"The only thing that should surprise us is that there are still some things that can surprise us."
--Francois de la Rochefoucauld
--Francois de la Rochefoucauld
For 13 years, I managed a group of 60 to 70 Publications professionals in Alaska, Hawaii, Washington, Oregon, and Idaho...and for 3 years before that I supervised a much smaller group of staff in Portland. When I got into supervision and management at the age of 29, most of the people I was supervising were older than me. No more!
At the beginning of 2009, our group restructured and my job changed and responsiblilities shifted so that I was managing a much smaller group of staff (in Oregon, Hawaii, and Alaska only) and taking on a firmwide functional sort of role (providing strategic guidance in the area of business development). I felt somewhat regretful giving up my larger management role at first, but my travel was drastically curtailed, and after 13 years of being fully funded as a manager, I was back to hunting for work (and project numbers) to keep myself busy. But something surprising happened: I realized that I really liked what I was doing...especially because I had a lot more time to do what I enjoy most: writing and editing, especially internal communications.
In 2010, my job changed again and I gave up the staff management altogether--now I have only one person reporting to me. It has felt freeing to give up most of the management responsibilities after all those years. Now I no longer have to deal with HR (which has become highly dysfunctional in my company), worry about people's job satisfaction, mediate between employees, deal with difficult clients, place people on performance improvement plans, or lay people off. It's not my problem any more, and I like that feeling for the moment. I realize that eventually I could end up managing people again, and that's okay, too. For now, it's good.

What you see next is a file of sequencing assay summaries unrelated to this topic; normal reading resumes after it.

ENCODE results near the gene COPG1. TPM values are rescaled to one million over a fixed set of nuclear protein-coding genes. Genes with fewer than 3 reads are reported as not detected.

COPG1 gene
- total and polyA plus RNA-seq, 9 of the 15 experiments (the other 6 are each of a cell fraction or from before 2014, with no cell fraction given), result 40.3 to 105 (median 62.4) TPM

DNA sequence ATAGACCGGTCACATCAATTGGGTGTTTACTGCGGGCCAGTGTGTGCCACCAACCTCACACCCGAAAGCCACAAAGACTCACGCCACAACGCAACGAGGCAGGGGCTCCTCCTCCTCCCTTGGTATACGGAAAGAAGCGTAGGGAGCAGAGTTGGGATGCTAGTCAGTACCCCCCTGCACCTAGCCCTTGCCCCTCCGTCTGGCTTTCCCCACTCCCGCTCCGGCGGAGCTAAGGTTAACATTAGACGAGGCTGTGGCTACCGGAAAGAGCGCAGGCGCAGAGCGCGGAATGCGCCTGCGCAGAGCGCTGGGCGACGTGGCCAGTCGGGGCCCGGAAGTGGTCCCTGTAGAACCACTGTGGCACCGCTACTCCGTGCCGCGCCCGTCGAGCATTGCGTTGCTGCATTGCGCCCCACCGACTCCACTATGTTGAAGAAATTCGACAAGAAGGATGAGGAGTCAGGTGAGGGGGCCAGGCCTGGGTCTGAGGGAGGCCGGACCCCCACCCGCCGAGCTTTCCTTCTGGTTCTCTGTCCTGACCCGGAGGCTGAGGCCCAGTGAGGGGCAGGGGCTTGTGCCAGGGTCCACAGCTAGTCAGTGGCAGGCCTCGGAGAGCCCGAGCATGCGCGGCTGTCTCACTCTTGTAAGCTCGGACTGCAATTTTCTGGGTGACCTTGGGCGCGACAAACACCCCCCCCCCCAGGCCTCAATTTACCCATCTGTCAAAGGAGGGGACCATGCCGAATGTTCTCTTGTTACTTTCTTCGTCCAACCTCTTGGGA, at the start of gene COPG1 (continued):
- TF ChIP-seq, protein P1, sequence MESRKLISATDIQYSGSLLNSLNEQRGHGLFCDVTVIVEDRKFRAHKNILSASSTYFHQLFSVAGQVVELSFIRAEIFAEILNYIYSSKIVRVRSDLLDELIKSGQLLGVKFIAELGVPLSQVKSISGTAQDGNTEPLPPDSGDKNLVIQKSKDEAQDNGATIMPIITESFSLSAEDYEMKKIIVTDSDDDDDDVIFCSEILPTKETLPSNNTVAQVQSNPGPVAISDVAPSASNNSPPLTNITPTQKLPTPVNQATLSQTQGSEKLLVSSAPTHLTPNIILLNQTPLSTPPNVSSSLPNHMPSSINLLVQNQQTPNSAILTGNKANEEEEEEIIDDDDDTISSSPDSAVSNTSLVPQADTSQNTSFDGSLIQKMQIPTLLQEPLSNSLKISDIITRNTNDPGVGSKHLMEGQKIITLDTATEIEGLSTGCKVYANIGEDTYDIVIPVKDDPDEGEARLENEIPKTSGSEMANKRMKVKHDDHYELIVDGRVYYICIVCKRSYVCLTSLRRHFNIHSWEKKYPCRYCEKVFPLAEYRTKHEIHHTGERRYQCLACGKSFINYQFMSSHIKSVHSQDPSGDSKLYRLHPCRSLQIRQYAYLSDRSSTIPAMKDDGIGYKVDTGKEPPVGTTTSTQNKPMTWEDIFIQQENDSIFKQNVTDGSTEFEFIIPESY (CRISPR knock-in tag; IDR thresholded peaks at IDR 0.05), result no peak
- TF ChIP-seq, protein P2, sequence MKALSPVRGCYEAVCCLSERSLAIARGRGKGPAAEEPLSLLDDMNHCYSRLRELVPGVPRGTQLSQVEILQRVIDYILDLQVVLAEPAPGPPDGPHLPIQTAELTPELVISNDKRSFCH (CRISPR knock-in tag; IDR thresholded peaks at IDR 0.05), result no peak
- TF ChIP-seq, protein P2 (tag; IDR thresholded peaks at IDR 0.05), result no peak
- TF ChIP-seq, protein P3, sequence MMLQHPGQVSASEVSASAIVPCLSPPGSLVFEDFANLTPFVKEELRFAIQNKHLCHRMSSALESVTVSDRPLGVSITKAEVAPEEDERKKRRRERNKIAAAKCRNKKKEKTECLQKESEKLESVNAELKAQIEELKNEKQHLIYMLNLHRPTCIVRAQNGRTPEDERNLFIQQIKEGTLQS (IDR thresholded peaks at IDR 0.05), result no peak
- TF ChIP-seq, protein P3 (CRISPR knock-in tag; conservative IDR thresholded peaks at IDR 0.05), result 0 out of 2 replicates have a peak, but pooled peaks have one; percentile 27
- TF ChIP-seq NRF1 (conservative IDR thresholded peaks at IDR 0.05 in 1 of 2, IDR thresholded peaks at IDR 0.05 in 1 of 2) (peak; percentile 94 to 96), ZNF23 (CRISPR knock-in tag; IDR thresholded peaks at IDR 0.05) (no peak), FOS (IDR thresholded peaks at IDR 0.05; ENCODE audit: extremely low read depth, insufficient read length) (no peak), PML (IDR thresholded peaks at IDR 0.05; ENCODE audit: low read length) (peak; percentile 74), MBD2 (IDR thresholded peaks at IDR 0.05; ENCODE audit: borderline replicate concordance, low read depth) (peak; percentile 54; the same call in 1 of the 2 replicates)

In the past couple of weeks, I've been writing and managing a proposal (proposals are how we get work in consulting), burning the midnight oil. It was due today. Not only were we a couple of hours ahead of the deadline, but we were also 3 pages under the 25-page text limit. (It also had 25 pages of resumes and additional information, and involved coordinating the input of 12 subconsultants.) It wore me out, and it's hard to imagine going back to daily proposal management. Before I got into people management, I managed proposals and dealt with deadline pressure on a constant basis. All that was before I had kids. Now that I've come up for air again (and I plan to take a few days off to recover!), I realize that it's just a different kind of pressure.
Although my company is going through a lot of changes that can be upsetting for those of us who have been around for awhile (I've been there for 20 years next month)...our long-time CEO died last year, and we have a new one who is making many changes, mostly to do with cost cutting, and that's always a bitter pill to swallow...I realize that I am truly enjoying what I do. I work with highly talented colleagues, and it's an ethical company doing good things in the world. I get to write, edit, provide mentoring and training, and initiate improvements in the way we do things. I am in a good space.
But I won't be volunteering to manage any more proposals any time soon. Back to the newsletters, intranet stories, and business development initiatives for awhile. Until I catch my breath again.
Now it's time to get back to my organizing life.